GOODLATTE, CAPUANO: COLLEGE RATINGS SYSTEM MISGUIDED
WASHINGTON, D.C. – Congressmen Bob Goodlatte (R-Va.) and Michael Capuano (D-Mass) released the following statements upon introducing H. Res. 614, a resolution opposing the President’s proposal to create a college ratings system:
Congressman Goodlatte: “Personality, location, availability of a major, tuition rates – all factors students might use when choosing which college or university to attend. The opportunities and experiences available to students at our nation’s colleges and universities are as diverse as the students who attend these institutions. In making this important decision, students and their families know best what will meet their educational needs. It is not the place of the federal government, through a ratings system, to attempt to measure the value of an individual’s education. I have spoken with a number of college and university presidents who are concerned about the negative impact this proposal may have on higher education, and I share their concerns. The resolution introduced today strongly supports the quality and value of diversity in our higher education system and makes clear that the Administration’s proposed college ratings system is not feasible and if attempted, would decrease choice, diversity, and innovation. I urge my colleagues in the House to join us in voicing opposition to the Administration’s misguided ratings system.”
Congressman Capuano: “I share President Obama’s belief that everyone has the right to develop his or her potential to the fullest, and that for many students, post-secondary education will prove enriching in both intellectual and material ways. To achieve this ideal and help our students compete globally, we must make higher education more affordable and accessible, and I appreciate the President’s commitment to that goal. Nonetheless, I have a number of concerns about aspects of the “President’s Plan to Make College More Affordable.” Specifically, some of the criteria proposed for a new college ratings system strike me as short-sighted and even counter-productive. For example, judging the value – or the “value-added” – of a college by the earning of its graduates could cause schools to discourage alumni from public service and a variety of essential, rewarding but unremunerative careers. I hope my colleagues will join us in opposing this proposed ratings system.”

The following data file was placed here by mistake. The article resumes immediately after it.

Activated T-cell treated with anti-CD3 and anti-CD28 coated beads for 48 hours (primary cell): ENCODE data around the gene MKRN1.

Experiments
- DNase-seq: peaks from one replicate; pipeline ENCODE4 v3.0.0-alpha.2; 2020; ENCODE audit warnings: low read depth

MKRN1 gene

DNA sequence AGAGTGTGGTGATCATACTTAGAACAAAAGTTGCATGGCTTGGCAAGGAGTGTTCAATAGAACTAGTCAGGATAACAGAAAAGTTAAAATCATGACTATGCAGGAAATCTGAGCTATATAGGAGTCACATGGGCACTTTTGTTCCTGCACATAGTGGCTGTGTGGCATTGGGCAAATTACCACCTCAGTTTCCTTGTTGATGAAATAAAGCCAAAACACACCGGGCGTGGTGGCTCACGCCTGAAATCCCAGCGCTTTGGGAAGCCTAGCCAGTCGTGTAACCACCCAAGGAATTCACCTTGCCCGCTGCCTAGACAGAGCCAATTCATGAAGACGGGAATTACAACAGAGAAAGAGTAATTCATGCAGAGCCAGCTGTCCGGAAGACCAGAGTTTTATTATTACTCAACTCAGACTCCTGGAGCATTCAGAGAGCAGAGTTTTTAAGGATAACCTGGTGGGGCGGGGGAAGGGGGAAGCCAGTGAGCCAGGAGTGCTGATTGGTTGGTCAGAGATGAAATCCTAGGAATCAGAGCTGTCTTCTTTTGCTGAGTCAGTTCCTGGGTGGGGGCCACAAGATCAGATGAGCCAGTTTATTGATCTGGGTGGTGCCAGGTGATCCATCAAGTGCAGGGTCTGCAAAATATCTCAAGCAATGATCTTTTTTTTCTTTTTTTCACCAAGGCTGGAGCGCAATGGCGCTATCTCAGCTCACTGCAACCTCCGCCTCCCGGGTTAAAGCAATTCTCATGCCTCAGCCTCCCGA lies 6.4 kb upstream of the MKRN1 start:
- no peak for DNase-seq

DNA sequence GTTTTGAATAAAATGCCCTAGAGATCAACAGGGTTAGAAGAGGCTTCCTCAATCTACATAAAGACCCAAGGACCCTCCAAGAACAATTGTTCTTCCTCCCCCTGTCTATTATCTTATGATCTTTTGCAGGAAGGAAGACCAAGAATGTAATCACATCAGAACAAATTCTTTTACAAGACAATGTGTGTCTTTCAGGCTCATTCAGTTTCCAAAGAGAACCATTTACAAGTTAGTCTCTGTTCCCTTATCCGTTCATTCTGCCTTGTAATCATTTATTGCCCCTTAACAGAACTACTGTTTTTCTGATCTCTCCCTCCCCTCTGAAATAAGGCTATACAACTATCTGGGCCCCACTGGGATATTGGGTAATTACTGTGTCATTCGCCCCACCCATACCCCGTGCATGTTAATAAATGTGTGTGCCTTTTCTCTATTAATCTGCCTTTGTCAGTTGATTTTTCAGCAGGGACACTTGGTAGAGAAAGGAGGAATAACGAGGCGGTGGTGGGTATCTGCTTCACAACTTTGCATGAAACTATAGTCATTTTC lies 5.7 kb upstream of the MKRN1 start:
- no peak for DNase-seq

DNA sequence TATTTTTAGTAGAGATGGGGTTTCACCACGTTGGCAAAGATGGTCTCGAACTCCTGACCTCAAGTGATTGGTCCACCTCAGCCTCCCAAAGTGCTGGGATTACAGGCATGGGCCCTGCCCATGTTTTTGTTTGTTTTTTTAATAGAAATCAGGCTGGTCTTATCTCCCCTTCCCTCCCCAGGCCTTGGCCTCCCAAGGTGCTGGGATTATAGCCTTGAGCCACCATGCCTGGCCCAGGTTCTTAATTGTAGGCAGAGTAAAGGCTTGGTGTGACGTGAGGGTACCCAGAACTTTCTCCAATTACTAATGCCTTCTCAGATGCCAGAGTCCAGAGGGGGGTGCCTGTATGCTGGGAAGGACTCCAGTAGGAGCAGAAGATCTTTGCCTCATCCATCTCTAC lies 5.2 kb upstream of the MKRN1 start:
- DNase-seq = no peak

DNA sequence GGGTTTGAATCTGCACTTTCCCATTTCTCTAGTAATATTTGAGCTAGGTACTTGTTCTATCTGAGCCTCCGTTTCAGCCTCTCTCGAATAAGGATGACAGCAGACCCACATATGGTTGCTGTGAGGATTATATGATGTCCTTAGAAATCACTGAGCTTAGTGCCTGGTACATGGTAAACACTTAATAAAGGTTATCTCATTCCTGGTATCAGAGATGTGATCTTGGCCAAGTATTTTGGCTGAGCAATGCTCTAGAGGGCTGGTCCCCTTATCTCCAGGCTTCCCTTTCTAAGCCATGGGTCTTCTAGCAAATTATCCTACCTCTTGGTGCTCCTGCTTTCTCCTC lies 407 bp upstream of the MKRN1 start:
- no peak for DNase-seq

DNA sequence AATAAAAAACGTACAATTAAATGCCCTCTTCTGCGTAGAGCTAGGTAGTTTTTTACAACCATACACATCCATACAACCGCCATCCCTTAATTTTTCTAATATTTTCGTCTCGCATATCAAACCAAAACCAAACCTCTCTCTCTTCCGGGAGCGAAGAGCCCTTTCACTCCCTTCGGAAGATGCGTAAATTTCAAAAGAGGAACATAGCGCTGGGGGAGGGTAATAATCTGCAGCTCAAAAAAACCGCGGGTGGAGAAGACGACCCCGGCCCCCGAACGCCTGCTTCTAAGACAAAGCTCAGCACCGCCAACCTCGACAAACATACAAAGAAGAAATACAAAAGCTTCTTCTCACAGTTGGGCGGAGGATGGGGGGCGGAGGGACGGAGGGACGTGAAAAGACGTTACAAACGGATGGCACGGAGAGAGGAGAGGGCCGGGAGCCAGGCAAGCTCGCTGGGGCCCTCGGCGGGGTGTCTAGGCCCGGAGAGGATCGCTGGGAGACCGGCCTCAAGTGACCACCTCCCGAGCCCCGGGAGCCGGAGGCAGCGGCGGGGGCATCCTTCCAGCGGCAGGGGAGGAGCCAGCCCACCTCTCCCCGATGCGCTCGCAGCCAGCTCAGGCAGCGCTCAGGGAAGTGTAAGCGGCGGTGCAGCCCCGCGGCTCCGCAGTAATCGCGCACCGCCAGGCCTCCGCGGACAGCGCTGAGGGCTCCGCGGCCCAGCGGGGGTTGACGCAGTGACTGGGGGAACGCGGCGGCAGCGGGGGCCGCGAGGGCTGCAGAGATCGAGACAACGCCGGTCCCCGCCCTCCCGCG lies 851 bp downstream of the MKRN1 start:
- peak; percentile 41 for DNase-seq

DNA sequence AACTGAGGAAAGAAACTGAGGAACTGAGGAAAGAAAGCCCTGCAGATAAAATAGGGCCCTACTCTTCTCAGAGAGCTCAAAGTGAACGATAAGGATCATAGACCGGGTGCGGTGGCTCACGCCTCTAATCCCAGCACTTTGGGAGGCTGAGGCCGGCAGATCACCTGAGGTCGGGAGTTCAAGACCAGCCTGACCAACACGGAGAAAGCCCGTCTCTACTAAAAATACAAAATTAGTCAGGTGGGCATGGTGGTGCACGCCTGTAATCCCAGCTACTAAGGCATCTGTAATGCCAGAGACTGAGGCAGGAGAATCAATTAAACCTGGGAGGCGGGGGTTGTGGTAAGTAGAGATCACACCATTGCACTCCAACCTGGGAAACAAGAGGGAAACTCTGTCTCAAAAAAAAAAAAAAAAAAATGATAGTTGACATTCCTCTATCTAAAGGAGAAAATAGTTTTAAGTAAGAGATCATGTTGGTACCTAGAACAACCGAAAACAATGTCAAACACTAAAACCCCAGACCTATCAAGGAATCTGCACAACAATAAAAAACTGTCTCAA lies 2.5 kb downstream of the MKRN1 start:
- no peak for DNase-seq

Background: In August 2013, the Department of Education announced they would develop a Postsecondary Institution Ratings System (PIRS), or college ratings system, as part of the Obama Administration’s “Plan to Make College More Affordable.” The system is set to be enacted prior to the start of the 2015 school year. This ratings system, as proposed, would potentially tie financial aid to an institution’s rating. The original proposal suggested ratings would be based on measures such as the percentage of students receiving Pell grants, average tuition, loan debt, graduation rates, graduate earnings, and advanced degrees. The Department of Education has yet to release a draft of the specific formula that would be used to determine college ratings. Congressmen Goodlatte and Capuano represent more than 50 colleges and universities.